Differential geometry has become a standard tool in the analysis of statistical models, offering a deeper appreciation of existing methodologies and highlighting the issues that can be hidden in an algebraic development of a problem. This volume is the first to apply these techniques to econometrics. An introductory chapter provides a brief tutorial for those unfamiliar with the tools of differential geometry. The following chapters offer applications of geometric methods to practical solutions and offer insight into problems of econometric inference.
Paul Marriott, Mark Salmon, Maozu Lu, Grayham Mizon, Grant Hillier, Ray O'Brien, R. Smith, Uwe Jensen, J. M. Corcuera, F. Giummole, Kees Jan van Garderen, Tom Rothenberg, Russell Davidson, Frank Critchley.
|Publisher:||Cambridge University Press|
|Product dimensions:||5.98(w) x 9.02(h) x 0.75(d)|
Table of Contents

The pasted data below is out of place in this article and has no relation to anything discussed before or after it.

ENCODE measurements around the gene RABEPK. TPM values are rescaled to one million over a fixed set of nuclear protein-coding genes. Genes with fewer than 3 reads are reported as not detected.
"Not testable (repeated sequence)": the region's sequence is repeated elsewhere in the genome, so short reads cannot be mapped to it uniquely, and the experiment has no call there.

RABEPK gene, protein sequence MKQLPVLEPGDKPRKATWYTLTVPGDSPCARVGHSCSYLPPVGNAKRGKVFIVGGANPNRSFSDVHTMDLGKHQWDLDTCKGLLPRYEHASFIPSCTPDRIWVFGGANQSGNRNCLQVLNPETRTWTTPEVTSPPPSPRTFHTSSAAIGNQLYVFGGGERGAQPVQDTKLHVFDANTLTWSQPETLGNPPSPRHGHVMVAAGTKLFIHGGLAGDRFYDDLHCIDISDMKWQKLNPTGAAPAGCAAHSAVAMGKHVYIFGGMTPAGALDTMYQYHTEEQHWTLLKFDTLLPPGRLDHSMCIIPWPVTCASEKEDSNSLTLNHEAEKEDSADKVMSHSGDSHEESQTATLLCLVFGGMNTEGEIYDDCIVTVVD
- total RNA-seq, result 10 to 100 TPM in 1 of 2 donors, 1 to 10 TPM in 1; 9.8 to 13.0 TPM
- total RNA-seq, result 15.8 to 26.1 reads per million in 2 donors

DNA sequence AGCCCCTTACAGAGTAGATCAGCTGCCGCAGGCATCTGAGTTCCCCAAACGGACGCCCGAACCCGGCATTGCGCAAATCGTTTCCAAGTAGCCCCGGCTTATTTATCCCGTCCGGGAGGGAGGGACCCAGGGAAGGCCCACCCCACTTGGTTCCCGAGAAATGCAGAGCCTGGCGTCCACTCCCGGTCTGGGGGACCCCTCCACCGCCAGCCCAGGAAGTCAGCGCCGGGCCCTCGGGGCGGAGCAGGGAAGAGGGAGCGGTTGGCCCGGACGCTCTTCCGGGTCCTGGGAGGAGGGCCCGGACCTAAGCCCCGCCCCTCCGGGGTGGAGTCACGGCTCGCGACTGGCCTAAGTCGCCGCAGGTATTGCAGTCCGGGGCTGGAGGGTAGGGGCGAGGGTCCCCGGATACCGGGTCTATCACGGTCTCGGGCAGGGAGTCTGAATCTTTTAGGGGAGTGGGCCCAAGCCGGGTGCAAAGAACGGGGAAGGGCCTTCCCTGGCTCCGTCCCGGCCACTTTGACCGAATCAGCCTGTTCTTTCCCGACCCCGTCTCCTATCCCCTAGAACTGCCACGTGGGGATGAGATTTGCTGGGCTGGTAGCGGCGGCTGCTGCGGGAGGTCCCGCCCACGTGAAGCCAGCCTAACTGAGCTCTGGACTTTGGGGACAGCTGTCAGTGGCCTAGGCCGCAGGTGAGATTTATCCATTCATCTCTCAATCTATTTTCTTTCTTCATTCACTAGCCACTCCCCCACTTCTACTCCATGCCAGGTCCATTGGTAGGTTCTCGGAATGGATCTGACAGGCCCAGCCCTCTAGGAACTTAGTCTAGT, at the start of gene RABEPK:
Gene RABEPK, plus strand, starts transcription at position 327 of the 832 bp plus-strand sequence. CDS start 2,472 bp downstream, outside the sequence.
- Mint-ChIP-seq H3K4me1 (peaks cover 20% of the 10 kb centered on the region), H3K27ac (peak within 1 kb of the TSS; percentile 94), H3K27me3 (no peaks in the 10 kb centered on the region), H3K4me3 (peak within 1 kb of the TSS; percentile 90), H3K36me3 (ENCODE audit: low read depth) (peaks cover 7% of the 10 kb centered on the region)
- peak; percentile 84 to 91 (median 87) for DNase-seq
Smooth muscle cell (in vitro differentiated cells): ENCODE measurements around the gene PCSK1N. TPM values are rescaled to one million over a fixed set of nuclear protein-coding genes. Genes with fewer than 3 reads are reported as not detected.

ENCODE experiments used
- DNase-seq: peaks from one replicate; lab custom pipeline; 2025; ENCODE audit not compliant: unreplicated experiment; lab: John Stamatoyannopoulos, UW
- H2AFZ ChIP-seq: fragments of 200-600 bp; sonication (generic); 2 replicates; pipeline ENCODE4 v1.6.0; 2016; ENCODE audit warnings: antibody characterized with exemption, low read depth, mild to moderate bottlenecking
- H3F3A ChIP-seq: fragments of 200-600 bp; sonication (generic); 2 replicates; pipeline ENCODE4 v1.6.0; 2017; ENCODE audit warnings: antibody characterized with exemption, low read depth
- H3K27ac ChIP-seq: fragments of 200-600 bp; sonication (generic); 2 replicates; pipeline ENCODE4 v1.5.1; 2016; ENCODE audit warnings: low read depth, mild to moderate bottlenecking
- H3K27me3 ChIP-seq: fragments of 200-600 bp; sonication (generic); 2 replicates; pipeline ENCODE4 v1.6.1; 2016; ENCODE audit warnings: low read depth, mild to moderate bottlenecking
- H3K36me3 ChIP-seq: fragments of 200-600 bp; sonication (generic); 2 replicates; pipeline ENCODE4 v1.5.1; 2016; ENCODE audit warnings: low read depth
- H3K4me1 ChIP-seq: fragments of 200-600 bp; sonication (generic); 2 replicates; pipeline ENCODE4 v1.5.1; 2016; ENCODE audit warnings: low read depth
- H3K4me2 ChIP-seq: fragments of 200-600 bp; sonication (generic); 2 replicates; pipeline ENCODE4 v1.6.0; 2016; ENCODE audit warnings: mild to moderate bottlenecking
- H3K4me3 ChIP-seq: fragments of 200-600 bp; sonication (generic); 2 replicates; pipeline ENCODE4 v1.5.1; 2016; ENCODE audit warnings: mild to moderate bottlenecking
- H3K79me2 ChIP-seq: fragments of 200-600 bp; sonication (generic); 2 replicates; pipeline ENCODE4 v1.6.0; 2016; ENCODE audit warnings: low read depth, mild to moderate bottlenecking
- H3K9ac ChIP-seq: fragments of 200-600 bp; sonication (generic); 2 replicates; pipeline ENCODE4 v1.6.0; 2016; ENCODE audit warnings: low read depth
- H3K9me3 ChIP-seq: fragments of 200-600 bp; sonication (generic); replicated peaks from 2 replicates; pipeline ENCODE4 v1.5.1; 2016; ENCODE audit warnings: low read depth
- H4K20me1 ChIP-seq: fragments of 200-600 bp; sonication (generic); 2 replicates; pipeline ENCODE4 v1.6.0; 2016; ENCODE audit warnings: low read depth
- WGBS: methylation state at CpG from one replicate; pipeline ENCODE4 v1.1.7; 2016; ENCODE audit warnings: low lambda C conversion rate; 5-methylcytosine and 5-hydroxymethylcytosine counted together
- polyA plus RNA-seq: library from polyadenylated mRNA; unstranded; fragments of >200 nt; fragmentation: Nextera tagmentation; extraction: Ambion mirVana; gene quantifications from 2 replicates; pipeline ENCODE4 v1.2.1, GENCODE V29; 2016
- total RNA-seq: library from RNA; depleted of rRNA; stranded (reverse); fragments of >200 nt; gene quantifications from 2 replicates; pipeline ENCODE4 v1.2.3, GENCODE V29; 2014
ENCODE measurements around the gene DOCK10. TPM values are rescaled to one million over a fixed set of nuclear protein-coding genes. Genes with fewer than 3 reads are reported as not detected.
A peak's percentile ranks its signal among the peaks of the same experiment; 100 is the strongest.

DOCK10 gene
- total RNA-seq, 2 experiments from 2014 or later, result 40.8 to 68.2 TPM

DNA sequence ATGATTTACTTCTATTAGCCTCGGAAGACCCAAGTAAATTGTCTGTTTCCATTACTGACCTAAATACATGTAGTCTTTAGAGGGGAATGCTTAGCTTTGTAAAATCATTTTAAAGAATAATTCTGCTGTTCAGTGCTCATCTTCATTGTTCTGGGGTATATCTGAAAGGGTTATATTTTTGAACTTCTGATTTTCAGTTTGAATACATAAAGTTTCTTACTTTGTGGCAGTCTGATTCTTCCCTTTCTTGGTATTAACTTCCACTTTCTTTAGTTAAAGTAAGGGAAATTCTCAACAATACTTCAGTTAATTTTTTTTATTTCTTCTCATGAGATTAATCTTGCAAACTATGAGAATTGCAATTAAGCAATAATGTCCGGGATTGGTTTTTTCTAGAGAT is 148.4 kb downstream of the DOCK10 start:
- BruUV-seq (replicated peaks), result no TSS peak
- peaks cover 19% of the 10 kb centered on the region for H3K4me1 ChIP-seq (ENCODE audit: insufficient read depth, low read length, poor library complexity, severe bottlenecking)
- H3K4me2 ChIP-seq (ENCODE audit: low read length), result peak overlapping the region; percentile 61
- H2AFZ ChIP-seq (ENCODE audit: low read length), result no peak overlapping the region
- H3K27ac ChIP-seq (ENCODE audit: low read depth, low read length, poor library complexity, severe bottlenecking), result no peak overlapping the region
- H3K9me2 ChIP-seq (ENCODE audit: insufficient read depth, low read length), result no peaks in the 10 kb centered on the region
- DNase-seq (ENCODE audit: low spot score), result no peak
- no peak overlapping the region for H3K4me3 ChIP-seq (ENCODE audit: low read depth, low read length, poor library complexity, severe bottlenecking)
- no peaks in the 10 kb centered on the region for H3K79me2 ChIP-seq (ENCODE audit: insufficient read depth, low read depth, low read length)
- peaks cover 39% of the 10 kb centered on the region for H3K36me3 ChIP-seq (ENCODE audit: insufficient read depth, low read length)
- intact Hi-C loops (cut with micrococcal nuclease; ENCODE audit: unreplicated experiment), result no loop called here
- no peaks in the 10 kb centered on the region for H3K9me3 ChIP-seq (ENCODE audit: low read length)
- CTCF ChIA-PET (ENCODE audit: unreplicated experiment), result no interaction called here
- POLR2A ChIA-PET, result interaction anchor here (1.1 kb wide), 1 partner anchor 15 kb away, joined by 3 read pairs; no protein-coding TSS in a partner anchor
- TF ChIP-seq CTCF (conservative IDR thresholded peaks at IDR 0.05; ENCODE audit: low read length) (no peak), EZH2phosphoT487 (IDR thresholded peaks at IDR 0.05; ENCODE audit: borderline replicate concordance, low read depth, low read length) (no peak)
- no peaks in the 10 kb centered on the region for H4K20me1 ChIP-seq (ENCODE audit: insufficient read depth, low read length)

Introduction P. Marriott and M. Salmon; 1. An introduction to differential geometry P. Marriott and M. Salmon; 2. Orthogonal projection, nested models and encompassing Maozu Lu and G. Mizon; 3. Exact properties of the maximum likelihood estimator in exponential regression models G. Hillier and R. O'Brien; 4. Empirical likelihood estimation and inference R. Smith; 5. Measuring earnings differentials with frontier functions and Rao distances U. Jensen; 6. First order predictive densities J. M. Corcuera and F. Giummole; 7. An alternative comparison of classical tests: assessing the effects of curvature K. J. van Garderen; 8. Testing for unit roots in AR and MA Models T. Rothenberg; 9. Efficiency and robustness in a geometrical perspective R. Davidson; 10. Paramaterisations and transformations; An elementary introduction to Amari's differential geometry F. Critchley, P. Marriott and M. Salmon.